The space elevator: going up? (part 1)
by Jeff Foust
|Early space elevator studies ran into problems because the strongest materials then available were far too weak to support the weight of the full elevator.|
While the space elevator had gained traction among science fiction authors and readers, scientists and engineers had found difficulties with technical aspects of the concept. In one of the first technical studies of the space elevator, performed in the 1950s by artificial intelligence pioneer John McCarthy, the strength of existing materials emerged as the biggest problem. Using the strongest material available at the time, steel wire, McCarthy found that the cable needed to be tapered in order to support its own weight, growing wider as it rose from the Earth’s surface to geosynchronous orbit. The ratio in widths between the surface and GEO, McCarthy calculated, was a staggering 1050. In other words, the space elevator was impossible with the best materials then available.
Other materials that are both stronger and lighter than steel have been developed since McCarthy’s paper, notably graphite whiskers. However, these materials were still too weak to support their own weight without tapering, although in the case of graphite whiskers the taper ratio was a more manageable 100. A 1999 study by NASA’s Marshall Space Flight Center suggested that advances in materials science and other technologies would make a space elevator eventually feasible, but not before the latter part of the 21st century.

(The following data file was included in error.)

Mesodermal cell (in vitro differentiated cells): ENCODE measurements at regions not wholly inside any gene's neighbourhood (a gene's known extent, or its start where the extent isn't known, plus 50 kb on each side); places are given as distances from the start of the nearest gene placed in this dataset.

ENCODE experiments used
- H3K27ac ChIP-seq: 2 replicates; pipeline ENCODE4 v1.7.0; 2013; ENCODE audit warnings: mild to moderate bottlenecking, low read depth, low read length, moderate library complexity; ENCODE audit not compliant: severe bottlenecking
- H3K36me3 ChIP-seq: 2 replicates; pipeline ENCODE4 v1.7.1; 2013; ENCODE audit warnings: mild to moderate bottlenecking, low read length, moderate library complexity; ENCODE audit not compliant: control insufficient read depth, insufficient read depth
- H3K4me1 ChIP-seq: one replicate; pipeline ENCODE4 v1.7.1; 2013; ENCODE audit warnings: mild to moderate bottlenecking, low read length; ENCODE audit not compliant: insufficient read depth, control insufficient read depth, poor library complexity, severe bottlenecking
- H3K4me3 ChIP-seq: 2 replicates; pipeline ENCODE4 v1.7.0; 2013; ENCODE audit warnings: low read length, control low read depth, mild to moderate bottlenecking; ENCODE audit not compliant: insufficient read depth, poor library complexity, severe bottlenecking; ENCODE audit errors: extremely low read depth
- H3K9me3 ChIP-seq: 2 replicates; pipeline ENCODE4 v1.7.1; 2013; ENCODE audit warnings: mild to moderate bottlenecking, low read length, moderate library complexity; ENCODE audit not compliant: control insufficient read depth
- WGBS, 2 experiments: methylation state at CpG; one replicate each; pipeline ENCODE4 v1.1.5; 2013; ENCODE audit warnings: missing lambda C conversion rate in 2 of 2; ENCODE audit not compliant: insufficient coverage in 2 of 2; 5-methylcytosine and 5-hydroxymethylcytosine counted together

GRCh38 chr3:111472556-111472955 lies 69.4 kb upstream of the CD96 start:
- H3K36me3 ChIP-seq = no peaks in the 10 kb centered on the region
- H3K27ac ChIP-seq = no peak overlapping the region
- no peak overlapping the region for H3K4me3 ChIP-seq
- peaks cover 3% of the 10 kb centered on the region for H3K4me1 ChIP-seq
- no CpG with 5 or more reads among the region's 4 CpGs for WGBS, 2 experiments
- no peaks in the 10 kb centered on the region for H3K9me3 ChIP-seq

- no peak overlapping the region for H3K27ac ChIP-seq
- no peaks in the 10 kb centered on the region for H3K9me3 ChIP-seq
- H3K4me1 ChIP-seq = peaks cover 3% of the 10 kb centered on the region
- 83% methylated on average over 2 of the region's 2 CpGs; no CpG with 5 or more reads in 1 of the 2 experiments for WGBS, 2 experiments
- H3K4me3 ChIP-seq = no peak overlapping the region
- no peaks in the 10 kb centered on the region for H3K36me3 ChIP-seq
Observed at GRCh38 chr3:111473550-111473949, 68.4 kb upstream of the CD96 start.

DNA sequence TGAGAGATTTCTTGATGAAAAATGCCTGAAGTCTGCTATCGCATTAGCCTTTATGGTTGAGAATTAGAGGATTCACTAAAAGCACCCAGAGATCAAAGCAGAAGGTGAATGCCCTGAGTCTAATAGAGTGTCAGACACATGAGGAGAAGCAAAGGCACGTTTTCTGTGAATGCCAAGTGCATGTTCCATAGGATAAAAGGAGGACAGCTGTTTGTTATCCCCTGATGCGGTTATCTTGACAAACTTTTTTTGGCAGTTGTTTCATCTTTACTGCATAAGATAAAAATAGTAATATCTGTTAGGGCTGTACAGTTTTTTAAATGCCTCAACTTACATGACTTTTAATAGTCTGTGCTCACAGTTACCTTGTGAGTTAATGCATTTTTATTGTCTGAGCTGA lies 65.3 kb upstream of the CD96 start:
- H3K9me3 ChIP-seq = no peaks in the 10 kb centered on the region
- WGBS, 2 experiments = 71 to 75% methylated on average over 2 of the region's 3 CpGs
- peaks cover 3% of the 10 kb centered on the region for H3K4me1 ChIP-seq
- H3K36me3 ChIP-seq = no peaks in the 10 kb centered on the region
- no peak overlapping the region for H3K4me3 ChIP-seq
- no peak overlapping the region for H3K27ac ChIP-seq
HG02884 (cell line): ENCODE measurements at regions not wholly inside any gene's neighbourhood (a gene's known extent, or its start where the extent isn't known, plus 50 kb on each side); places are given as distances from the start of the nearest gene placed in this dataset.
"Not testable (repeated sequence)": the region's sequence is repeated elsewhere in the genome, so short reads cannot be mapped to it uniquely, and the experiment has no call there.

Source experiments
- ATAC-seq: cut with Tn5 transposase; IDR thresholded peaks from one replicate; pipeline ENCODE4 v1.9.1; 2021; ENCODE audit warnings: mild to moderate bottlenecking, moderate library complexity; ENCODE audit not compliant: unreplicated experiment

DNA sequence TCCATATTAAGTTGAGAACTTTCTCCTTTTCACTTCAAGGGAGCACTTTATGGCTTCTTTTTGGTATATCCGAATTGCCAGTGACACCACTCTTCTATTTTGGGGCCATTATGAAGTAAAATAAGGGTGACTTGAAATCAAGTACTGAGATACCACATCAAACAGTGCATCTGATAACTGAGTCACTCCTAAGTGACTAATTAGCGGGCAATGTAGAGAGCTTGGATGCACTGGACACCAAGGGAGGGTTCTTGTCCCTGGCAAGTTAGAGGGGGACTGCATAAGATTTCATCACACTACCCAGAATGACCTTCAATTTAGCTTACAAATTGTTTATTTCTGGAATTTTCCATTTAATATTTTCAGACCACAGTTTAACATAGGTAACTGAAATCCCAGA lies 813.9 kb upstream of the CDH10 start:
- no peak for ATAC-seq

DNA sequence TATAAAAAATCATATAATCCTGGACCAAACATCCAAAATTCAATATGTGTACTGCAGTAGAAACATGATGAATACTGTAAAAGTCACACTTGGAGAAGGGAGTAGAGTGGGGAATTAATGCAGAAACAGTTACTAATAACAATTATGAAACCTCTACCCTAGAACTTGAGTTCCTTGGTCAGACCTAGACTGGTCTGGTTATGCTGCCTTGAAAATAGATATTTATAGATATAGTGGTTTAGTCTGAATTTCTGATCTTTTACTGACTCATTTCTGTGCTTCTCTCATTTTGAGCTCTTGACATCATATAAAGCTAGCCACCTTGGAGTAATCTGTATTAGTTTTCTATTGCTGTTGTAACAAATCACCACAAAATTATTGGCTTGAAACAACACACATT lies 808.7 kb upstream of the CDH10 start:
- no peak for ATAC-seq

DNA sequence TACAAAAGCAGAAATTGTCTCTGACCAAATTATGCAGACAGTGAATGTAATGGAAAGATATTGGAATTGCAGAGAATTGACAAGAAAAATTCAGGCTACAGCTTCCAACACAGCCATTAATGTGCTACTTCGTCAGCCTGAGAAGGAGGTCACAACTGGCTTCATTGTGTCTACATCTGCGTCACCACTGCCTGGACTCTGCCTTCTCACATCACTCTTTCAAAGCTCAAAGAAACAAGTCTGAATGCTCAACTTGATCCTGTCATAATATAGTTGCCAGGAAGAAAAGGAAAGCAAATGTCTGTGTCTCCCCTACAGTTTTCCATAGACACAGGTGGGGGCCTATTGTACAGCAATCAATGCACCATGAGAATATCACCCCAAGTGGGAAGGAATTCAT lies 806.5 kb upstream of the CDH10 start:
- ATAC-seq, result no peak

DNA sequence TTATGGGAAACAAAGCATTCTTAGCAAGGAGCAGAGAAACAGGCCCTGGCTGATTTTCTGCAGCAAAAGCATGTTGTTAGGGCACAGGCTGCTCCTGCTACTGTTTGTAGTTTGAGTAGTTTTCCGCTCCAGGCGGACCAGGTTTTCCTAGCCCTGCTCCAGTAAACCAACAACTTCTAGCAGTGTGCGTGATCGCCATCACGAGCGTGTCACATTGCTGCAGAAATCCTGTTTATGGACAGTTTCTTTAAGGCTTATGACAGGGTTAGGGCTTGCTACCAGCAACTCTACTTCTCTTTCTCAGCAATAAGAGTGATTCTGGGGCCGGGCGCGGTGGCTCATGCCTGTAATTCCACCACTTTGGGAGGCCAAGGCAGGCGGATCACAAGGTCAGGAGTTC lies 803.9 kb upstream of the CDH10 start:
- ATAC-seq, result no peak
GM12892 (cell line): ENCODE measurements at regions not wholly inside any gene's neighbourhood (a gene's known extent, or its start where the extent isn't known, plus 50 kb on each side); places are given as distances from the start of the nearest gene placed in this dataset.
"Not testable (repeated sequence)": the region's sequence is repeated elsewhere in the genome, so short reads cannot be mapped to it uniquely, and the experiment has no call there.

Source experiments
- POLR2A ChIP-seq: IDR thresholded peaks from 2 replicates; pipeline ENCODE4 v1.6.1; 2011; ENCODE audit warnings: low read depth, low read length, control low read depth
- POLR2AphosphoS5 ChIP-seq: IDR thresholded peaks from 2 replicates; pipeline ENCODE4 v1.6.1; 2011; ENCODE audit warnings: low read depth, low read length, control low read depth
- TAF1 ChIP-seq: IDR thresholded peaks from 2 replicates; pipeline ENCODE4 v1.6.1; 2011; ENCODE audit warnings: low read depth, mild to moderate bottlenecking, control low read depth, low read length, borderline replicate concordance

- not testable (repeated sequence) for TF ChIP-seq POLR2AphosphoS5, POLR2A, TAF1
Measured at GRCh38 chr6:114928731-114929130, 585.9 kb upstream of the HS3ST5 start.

Given that pessimistic assessment, it would be easy to simply write off the space elevator as an interesting but unfeasible idea best suited to science fiction novels. That, in fact, is what might have happened had it not been for the curiosity of one Los Alamos National Laboratory scientist, Brad Edwards. He had run across the NASA MSFC report and other comments that suggested that a space elevator might be at least 300 years into the future. Supported by two grants from the NASA Institute for Advanced Concepts (NIAC), Edwards and colleagues, working under the name HighLift Systems, took a new look at space elevator.
|Scientists have calculated the theoretical strength of carbon nanotubes to be as large as 300 gigapascals, nearly 100 times greater than steel and 15 times greater than graphite whiskers.|
This new look was aided by developments in materials technology, notably with a newly-discovered form of carbon called C60, or fullerene. This form of carbon existed in spherical molecules dubbed “buckyballs”, but in 1991 researchers found an extended form of these molecules, tubes capped on each end by a buckyball hemisphere. These “nanotubes”, which can consist of single or multiple layers of carbon atoms, are typically about one nanometer in diameter but can be several thousand times longer.
What made nanotubes of interest to scientists, and potential space elevator developers, was the strength of these materials. Scientists have calculated the theoretical strength of these objects to be as large as 300 gigapascals, nearly 100 times greater than steel and 15 times greater than graphite whiskers. A cable made either of pure nanotubes or a composite material that included nanotubes would be strong enough to support its own weight, eliminating the need to taper the cable. (Interestingly, the MSFC report mentions the use of carbon nanotubes for building the space elevator cable, but wraps it into a much more complex design.) Thus, Edwards found, it would be possible to build a relatively simple space elevator in a short period of time—on the order of a decade, not centuries—that could demonstrate its ability to launch payloads cheaply.